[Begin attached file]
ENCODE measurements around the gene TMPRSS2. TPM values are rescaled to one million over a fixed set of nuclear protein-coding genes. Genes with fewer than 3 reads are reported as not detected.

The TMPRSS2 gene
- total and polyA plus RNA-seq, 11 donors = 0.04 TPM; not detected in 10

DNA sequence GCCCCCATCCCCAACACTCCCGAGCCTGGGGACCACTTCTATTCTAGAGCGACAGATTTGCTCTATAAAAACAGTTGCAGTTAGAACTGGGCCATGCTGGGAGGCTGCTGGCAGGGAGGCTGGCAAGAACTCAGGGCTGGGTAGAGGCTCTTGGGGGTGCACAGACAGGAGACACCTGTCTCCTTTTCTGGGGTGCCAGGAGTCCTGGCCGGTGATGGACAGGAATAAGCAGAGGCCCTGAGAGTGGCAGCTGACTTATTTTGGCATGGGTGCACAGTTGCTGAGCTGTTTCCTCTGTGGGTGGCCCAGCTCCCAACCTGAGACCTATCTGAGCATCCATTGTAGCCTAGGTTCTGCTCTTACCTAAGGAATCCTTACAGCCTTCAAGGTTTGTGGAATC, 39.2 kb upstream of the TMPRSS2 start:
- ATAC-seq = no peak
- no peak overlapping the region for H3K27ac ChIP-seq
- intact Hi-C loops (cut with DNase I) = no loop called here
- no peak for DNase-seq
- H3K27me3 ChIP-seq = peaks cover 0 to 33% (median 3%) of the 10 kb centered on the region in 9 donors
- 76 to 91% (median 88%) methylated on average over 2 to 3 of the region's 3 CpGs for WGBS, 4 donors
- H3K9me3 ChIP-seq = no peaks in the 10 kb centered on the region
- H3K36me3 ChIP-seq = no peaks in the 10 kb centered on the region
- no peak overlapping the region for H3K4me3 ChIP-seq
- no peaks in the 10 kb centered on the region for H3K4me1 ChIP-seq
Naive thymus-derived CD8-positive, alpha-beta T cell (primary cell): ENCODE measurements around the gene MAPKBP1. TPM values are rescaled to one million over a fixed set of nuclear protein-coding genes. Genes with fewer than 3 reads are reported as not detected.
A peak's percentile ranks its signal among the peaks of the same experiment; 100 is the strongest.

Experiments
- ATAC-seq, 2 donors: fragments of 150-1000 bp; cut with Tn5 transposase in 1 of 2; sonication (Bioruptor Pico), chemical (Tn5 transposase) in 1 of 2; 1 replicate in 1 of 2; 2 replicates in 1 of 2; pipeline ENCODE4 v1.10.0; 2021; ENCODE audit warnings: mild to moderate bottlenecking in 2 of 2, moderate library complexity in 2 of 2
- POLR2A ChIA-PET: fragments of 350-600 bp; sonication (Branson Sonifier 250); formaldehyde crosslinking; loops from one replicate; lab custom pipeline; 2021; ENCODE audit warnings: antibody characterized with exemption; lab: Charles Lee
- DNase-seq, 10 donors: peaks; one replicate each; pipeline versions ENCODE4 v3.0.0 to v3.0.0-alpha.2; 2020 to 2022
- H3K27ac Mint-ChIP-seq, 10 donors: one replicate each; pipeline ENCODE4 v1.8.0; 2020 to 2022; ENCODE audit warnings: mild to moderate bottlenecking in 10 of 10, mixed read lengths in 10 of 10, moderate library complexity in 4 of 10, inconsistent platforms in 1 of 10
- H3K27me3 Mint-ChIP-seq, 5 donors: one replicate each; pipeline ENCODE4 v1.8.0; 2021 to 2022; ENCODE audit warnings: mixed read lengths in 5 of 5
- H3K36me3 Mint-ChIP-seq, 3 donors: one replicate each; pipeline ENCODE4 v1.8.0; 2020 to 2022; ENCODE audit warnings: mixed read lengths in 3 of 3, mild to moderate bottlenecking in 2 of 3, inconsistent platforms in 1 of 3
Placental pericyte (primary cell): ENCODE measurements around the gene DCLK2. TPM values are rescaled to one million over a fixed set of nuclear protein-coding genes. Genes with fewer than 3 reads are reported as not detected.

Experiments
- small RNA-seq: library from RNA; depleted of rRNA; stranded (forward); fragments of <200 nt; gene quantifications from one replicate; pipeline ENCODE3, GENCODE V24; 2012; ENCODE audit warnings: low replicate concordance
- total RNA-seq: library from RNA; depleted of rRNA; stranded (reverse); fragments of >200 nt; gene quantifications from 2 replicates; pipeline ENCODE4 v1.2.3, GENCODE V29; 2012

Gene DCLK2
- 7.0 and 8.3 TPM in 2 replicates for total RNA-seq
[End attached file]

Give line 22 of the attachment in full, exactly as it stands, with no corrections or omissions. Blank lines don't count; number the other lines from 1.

- H3K27me3 Mint-ChIP-seq, 5 donors: one replicate each; pipeline ENCODE4 v1.8.0; 2021 to 2022; ENCODE audit warnings: mixed read lengths in 5 of 5